[This is an extract from towards the end of the post. Please read in full here.]
Nawaz began receiving anonymous phone calls and death threats, some of which were so lurid and elaborate they’re better described as torture fantasies. All very regrettable, Shafiq explained when called upon to account for himself, but Maajid Nawaz ought to have known better. Like Rushdie before him, Nawaz had brought this on himself.
Shaken by the ferocity of the backlash from his co-religionists, Nawaz responded with a calm OpEd piece in the Guardian in which he used his prophet’s egalitarian legacy to make the following appeal for tolerance:
Muslims are not one homogenous tribe requiring representation through a Citizen Khan-like community leader. Neither are we still colonial subjects who must speak through our Brown Sahibs. We Muslims are free. Our prophet left no heir. We have never had a pope or a clergy. We are commanded to worship God alone, and for our sins we are answerable to no one but Him.
This didn’t go down at all well at all at the 5Pillarz website (“What are Muslims thinking?”). In response its editor Roshan M Salih (who moonlights as a documentarian for the Iranian theocracy’s propaganda channel Press TV) demeaned himself more than his subject when he denounced Nawaz in racialized language as “a sellout and a coconut”.
Then Nawaz Hanif replied to Nawaz’s piece with a particularly spiteful post in the Guardian. Hanif declared himself uninterested in the matter of offence and instead offered his readers ad hominems, innuendo and a portrait of Nawaz as a vain self-promoter and a traitor:
The Quilliam Foundation has a reputation for secretly smearing pluralist Muslim organisations. In 2010 it prepared a list for security officials, linking peaceful groups such as the Muslim Safety Forum, which works with the police to improve community relations, the Islamic Human Rights Commission, and even the Islam Channel, a TV broadcaster, to the ideology of terrorists. The idea that Quilliam’s founder will be regarded as a saviour of Muslims in Britain is therefore laughable.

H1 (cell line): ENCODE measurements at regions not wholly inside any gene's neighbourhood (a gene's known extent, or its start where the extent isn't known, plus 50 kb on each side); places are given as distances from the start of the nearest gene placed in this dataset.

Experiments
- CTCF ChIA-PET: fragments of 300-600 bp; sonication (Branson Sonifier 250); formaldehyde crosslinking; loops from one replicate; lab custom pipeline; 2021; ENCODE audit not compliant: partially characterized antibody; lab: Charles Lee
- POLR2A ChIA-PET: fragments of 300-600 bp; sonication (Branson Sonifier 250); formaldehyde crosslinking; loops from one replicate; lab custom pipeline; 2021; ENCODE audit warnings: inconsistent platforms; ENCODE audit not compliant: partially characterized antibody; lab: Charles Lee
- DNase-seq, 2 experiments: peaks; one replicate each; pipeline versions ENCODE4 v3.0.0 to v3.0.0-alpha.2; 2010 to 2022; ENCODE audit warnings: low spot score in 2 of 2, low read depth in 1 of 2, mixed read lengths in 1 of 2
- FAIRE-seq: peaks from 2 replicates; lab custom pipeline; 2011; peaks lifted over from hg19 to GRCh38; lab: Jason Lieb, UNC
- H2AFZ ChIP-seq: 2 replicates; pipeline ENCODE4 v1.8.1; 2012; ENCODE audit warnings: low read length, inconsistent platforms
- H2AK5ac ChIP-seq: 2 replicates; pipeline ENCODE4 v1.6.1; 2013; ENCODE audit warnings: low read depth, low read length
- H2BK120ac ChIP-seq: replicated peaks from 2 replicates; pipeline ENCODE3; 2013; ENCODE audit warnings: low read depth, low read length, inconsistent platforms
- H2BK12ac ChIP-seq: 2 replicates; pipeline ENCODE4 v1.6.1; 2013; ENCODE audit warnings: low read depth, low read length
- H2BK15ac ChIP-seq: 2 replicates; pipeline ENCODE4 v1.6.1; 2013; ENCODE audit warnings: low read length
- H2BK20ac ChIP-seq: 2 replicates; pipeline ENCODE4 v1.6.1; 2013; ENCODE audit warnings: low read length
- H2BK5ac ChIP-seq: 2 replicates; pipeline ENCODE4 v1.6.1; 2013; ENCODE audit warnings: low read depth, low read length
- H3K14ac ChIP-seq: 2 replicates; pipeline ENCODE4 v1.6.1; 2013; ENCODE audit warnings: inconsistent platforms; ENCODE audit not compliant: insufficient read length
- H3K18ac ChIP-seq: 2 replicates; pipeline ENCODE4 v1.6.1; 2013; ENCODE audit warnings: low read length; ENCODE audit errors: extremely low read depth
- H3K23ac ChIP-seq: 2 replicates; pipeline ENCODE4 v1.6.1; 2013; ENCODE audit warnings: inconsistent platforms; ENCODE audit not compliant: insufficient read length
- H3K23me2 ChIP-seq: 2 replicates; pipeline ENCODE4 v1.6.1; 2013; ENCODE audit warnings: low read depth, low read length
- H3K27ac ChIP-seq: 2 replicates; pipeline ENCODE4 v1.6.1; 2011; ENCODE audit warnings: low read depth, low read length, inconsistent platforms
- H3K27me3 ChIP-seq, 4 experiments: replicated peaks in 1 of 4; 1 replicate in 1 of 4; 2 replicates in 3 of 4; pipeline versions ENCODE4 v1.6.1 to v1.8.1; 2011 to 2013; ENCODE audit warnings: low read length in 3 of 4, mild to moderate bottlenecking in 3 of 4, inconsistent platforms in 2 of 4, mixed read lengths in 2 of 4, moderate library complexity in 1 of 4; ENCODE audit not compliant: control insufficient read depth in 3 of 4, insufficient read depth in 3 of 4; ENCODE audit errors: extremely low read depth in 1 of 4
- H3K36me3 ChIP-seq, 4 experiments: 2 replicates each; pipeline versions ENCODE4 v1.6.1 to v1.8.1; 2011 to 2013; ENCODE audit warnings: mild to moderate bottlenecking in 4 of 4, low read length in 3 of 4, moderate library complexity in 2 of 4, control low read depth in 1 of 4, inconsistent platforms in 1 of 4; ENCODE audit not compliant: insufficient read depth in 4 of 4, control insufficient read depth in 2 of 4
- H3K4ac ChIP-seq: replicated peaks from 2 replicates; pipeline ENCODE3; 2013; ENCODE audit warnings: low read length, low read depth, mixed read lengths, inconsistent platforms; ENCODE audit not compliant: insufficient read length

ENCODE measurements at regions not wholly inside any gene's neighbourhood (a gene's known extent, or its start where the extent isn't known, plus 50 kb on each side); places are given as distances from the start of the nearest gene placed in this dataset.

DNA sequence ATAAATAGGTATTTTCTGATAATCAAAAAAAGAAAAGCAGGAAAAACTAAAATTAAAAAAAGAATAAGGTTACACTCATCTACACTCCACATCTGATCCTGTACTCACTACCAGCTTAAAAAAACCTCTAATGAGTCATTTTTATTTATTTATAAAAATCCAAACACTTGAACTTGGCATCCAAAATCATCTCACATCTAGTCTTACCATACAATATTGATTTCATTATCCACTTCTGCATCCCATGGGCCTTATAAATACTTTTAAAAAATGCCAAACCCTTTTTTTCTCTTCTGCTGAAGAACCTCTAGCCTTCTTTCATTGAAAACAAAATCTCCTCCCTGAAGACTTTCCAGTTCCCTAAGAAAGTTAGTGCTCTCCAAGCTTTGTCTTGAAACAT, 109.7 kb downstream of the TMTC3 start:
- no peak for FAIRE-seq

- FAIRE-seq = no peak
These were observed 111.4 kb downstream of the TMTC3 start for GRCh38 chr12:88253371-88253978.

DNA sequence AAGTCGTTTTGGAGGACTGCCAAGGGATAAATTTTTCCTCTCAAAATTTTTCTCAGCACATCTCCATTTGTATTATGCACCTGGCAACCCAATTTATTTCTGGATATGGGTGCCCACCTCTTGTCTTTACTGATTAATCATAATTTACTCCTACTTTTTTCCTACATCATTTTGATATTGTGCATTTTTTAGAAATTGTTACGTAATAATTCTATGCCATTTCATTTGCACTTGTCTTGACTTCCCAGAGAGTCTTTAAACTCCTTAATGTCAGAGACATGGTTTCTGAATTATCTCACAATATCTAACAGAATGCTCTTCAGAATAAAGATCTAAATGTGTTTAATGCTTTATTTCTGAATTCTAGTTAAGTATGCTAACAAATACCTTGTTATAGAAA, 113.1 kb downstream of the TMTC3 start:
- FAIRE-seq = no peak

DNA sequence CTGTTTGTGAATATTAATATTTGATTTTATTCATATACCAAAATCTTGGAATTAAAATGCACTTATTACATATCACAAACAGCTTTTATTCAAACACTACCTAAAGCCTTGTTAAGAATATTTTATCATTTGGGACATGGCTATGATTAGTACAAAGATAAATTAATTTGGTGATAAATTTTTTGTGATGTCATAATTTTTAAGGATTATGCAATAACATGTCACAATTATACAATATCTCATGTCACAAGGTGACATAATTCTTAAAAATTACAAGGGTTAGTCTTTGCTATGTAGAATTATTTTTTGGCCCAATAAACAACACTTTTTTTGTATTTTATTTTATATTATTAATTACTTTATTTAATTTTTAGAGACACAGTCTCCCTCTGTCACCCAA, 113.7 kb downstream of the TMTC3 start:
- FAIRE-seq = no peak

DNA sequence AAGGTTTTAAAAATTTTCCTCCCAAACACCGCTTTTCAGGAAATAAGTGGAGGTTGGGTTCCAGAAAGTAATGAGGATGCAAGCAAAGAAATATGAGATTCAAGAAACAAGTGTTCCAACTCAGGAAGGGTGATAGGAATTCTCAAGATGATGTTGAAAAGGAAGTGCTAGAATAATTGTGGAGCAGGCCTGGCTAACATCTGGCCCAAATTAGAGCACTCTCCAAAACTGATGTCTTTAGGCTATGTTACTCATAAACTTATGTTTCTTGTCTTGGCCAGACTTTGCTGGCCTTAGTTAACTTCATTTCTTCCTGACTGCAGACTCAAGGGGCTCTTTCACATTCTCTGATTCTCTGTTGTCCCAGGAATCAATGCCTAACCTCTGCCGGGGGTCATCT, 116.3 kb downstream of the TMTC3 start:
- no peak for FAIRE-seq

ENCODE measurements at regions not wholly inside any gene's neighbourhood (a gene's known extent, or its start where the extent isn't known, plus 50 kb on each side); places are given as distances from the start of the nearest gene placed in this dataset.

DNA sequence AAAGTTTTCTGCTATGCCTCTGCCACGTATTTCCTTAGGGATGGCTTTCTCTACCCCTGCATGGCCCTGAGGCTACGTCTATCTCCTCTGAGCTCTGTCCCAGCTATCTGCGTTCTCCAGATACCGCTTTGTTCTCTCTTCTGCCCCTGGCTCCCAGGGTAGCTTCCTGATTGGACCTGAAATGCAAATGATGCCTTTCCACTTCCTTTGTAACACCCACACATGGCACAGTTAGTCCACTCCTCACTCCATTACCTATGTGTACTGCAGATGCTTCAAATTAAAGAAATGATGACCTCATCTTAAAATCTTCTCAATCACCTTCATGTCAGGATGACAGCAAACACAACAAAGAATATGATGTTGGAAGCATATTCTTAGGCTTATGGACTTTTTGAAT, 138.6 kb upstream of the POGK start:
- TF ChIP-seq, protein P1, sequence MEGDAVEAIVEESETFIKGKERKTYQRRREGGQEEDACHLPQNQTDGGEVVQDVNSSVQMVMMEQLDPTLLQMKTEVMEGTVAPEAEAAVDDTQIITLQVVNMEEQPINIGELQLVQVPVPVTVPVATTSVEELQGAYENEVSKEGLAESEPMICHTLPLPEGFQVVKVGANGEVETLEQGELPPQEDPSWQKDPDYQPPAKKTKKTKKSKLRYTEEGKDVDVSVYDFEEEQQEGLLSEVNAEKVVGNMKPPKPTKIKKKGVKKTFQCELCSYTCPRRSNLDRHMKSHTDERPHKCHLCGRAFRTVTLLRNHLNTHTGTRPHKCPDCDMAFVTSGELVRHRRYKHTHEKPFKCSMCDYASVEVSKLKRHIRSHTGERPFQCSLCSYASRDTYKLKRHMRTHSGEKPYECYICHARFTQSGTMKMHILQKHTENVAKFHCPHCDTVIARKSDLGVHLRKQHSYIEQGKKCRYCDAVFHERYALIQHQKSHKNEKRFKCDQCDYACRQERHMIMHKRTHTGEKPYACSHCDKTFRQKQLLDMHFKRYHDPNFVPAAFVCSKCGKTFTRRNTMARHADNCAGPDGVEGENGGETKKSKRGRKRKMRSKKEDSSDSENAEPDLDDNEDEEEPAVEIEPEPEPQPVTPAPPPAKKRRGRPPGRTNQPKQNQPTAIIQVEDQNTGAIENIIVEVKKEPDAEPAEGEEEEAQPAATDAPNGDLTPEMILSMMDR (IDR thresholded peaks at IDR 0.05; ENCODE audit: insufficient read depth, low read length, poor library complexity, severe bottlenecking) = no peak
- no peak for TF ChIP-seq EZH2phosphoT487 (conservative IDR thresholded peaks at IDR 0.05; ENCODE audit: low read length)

What’s laughable – not to mention revealing of Hanif’s own regressive relio-political views – is the idea that the Islam Channel, the Khomeinist IHRC or the Muslim Safety Forum, co-founded by a fanatic named Azad Ali (now vice-chair of Unite Against Fascism), are best described as “pluralist” or “work…to improve community relations”. (Notice, by the way, the slipperiness of the formulation “Nawaz has a reputation for…”)
Much is made by both men of the unrepresentative nature of Nawaz’s views amongst Muslims. To be sure, the petition posted in his support has received far fewer signatories than the one denouncing him. And it would be safe to assume, I think, that a good number of signatories to the former would be ex-Muslims and non-Muslims.
But so what? The argument being thrashed out here is one of ideas and it is intra-religious as well as secular. The value of dissent in any such battle depends only on the worth of the arguments, not their popularity. How else do societies evolve and progress without dissidents courageous enough to attack religious and political orthodoxy?
The controversy over the Jesus and Mo cartoon is part of a struggle within Islam for the right of individuals to unchain themselves from a traditionalist, authoritarian Islamic identity and to embrace liberty, equality and modernity. There are secularist Muslims across Britain and Europe and the Islamic world who agree with Nawaz. They share his anti-totalitarian, universalist impulse and they are tired of being told that political and religious reactionaries like Ansar and Shafiq speak for them. Many others who would like to voice their support are unable to do so due to the penalties dissent may incur. The smaller they are in number, the greater their persecution, the more they require our support.
Sarah adds: Jacobin refers to a Guardian piece by Nawaz Hanif. I left this comment:
Are the allegations against the Islam Channel untrue – or unimportant?
It was deleted.